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Families still waiting for National Grid to finish work on new houses after two-month delay


The waiting game continues.

Three military families were supposed to move into their new houses at Deerfield Subdivision by November, according to purchase agreements they signed during the summer. It’s now mid-January, but those would-be residents of the development off Route 37 in Pamelia are still waiting for their certificate of occupancy.

Three single-family houses have sat empty since the fall, and two more are nearly complete. But for nearly two months, the three families have been living in hotels at the expense of the housing developer, Beacon Asset Managers of Jacksonville, Fla. The developer plans to build 29 single-family houses and 39 duplexes at the 43-acre site.

Though water and electricity service are now available at the three finished houses, utility workers say a problem with the sewer pump station is to blame for the lingering delay. On Monday, National Grid workers said they still have not received a power transformer correctly designed for the pump station — the only missing link. They don’t know how long it will take to resolve the problem, which they said was caused by miscommunication between the utility and the developer.

The town blames National Grid. The company, responsible for electrical and natural gas work at the development, said in the fall that the project would be delayed because workers were being diverted due to Hurricane Sandy. But the hurricane, which swept through New York in late October, still doesn’t provide a credible explanation for why the project has now been delayed more than two months, said Pamelia code enforcement officer, Walter H. VanTassel.

He said the utility has been responsible for project delays in town before, but this is the most glaring example.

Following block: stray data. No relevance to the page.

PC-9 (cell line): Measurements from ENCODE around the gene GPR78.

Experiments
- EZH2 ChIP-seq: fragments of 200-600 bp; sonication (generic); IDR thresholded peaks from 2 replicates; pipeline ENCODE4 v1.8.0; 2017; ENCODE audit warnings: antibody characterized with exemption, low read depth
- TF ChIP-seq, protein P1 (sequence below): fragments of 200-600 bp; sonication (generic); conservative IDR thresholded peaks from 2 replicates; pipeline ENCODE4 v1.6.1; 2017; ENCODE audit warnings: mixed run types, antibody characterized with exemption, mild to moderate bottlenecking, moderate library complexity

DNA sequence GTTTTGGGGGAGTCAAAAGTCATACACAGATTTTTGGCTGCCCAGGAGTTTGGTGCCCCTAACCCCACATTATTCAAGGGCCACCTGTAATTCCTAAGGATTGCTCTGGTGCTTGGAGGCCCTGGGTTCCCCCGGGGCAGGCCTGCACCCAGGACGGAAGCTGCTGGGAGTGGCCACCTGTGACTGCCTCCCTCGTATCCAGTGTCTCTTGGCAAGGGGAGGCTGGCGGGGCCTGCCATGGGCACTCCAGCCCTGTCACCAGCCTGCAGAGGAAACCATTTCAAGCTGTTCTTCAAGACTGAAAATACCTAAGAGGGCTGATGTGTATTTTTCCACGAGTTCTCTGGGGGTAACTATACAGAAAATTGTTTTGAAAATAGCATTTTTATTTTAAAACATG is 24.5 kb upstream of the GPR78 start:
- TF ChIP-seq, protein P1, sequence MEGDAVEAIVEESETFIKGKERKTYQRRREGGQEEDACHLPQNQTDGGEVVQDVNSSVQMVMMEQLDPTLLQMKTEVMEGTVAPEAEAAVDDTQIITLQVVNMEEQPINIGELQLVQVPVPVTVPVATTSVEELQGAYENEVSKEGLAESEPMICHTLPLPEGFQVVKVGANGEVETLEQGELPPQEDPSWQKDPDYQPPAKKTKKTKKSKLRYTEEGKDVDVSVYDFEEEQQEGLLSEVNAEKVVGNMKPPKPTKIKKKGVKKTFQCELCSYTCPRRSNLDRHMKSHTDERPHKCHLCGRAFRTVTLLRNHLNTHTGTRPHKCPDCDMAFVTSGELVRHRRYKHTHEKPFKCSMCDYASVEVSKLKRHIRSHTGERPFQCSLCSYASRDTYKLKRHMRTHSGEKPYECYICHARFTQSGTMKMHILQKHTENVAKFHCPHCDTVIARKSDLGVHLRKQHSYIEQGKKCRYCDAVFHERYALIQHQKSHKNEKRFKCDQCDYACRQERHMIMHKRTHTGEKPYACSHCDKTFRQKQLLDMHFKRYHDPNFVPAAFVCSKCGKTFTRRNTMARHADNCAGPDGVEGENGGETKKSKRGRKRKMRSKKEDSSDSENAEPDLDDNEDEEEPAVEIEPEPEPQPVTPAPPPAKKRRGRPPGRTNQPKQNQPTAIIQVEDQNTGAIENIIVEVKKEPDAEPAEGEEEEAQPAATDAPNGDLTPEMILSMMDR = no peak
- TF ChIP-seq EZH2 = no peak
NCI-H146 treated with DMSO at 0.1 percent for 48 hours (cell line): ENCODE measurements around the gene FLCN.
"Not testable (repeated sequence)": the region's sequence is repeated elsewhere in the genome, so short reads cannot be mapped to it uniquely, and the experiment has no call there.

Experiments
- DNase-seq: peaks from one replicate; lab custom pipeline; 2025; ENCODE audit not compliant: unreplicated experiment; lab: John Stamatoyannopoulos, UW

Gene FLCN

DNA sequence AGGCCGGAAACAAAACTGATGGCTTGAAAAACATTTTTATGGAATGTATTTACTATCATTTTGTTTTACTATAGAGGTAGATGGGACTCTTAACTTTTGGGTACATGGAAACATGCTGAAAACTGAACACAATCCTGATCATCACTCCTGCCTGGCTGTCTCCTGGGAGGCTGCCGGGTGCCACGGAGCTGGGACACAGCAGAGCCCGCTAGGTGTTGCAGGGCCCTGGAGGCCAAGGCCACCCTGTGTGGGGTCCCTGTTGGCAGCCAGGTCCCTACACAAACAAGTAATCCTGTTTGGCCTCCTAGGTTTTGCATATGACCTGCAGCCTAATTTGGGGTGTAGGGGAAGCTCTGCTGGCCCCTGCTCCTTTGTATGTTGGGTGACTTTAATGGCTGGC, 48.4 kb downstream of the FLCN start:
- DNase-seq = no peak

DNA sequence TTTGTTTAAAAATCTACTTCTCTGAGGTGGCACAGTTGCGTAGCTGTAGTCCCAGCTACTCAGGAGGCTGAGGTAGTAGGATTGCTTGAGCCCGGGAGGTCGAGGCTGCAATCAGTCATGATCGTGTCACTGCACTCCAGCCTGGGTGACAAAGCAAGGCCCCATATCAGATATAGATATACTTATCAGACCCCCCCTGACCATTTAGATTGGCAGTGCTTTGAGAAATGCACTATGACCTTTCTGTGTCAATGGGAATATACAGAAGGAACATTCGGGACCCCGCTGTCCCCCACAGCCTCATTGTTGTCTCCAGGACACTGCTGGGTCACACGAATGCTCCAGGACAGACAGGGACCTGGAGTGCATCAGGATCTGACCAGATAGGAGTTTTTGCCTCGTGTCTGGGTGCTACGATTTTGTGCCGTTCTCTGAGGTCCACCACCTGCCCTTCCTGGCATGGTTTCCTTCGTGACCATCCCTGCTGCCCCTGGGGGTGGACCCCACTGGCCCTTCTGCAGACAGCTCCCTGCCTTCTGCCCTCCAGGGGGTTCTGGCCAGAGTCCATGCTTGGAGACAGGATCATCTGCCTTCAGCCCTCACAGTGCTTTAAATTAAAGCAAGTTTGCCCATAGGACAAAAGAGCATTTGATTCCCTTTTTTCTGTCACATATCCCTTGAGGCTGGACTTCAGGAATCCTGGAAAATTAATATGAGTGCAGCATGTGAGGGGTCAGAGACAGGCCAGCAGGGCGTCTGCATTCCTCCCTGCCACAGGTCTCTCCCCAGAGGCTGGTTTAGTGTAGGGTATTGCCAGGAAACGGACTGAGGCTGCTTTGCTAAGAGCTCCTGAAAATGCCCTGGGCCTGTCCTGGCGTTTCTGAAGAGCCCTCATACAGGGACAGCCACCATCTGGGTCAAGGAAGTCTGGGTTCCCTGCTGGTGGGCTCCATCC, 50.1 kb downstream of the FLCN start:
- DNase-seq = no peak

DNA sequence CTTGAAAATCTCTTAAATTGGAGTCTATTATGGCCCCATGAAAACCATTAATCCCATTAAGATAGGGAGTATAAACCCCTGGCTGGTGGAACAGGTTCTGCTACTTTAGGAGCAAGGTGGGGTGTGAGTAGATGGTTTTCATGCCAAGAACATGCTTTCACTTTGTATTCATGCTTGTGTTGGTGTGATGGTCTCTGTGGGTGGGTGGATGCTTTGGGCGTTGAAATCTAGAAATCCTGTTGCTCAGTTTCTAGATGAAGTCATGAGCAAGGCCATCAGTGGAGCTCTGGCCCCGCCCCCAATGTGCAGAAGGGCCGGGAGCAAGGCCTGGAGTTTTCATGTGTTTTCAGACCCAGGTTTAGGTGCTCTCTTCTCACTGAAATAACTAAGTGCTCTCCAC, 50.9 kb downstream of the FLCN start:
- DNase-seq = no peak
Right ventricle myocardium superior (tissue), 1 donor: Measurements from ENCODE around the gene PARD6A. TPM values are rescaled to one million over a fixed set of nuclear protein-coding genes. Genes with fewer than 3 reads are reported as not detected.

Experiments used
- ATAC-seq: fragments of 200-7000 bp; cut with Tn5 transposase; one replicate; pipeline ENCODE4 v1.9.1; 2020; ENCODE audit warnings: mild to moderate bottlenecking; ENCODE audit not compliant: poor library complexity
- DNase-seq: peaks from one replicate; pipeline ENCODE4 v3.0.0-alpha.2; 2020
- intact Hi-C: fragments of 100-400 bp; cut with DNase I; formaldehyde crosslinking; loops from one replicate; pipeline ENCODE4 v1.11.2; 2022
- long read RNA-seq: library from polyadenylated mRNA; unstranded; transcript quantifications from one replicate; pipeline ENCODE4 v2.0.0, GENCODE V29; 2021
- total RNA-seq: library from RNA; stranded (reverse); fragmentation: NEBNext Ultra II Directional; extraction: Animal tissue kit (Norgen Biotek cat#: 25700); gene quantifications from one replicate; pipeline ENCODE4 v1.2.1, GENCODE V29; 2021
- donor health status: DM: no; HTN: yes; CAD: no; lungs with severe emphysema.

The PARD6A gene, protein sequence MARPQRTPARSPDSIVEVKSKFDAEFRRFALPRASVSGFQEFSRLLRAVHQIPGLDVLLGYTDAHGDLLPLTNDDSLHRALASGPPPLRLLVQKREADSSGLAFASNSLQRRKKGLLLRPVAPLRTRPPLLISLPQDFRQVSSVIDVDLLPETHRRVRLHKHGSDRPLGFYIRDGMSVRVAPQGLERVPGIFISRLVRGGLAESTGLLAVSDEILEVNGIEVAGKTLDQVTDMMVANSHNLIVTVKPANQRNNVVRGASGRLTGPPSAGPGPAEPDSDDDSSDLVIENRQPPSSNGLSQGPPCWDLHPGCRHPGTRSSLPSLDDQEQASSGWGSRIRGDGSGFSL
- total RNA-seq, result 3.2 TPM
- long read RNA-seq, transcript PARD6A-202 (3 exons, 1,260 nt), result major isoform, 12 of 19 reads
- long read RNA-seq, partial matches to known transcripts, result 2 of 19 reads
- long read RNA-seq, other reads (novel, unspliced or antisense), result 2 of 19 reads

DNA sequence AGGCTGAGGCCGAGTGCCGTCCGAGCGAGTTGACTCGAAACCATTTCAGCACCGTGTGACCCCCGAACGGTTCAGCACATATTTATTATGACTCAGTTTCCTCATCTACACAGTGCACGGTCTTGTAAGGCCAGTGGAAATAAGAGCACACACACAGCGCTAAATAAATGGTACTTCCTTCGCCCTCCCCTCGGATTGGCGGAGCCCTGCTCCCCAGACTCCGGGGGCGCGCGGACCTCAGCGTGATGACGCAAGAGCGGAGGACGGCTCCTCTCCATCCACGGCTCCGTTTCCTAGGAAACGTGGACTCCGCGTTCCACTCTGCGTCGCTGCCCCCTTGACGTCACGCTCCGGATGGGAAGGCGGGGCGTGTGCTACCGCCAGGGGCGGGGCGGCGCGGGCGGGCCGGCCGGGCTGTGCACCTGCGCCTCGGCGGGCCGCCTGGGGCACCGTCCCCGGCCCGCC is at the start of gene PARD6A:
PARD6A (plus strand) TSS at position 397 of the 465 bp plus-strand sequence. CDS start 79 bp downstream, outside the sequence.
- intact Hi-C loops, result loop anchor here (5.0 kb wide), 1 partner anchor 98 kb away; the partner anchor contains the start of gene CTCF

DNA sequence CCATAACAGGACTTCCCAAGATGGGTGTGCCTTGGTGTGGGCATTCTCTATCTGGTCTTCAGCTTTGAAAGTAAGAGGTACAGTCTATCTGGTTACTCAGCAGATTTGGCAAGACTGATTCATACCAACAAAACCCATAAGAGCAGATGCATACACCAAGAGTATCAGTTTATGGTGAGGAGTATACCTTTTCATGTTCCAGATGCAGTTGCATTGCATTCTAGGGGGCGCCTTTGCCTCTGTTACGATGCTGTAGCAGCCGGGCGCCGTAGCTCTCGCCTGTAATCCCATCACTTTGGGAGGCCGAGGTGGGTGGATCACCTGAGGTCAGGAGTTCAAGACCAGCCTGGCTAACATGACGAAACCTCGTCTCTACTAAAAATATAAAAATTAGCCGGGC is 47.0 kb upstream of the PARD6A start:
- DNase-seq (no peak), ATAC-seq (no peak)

“They’ve now dragged a two-week excuse into a two-month excuse,” he said. “There’s no question in my mind that I’ve never seen a delay this bad before.”

National Grid signed a $415,000 agreement with the developer stating would start work Oct. 6 and finish Nov. 15.

On Monday, National Grid completed all of the electrical work at the site needed to energize the houses, and subcontractors hired by the company finished work Jan. 9, spokeswoman Virginia J. Limmiatis said. But housing meters cannot be installed yet, she said, “because they haven’t received authorized electrical certificates that are required by all houses in the state.”

Mr. VanTassel said a licensed inspector will visit the site today to issue electricity certificates needed for the three houses. But while electricity and water will be available, Mr. VanTassel cannot issue certificates of occupancy from the town of Pamelia needed for families to move in until the pump station is energized.

“The power transformer needed at the pump station still needs to be designed,” Mr. VanTassel said. “There’s power running on National Grid’s line right down by the pump station, but the transformer is needed to connect it. That pump station was supposed to be ready for National Grid’s power, but workers are still waiting to see where this transformer is going to come from.”

Mr. VanTassel said the problem with the pump station is just the latest of a series of delays. When National Grid eventually started work in mid-November, he said, it began installing electrical lines on the southern side of the development, instead of starting with the three finished houses on the north side.

“They did what should have been the last phase of the whole project first, by starting work at the south and then going to the north,” Mr. VanTassel said. “The last thing they did was connect the houses that are ready to live in. If they had hooked up power first, in two to four weeks they would have been done. Anyone in their right mind would look at National Grid and say they did it backwards.”

Workers are now completing foundation work for additional three houses at the site. After that work is complete, an additional seven units will be built that have purchase agreements with buyers. In all, 15 buyers have signed purchase agreements, but none has been able to close.

Robert L. Sipple Jr., managing partner of Beacon Asset Managers, didn’t respond Monday to a call seeking comment.

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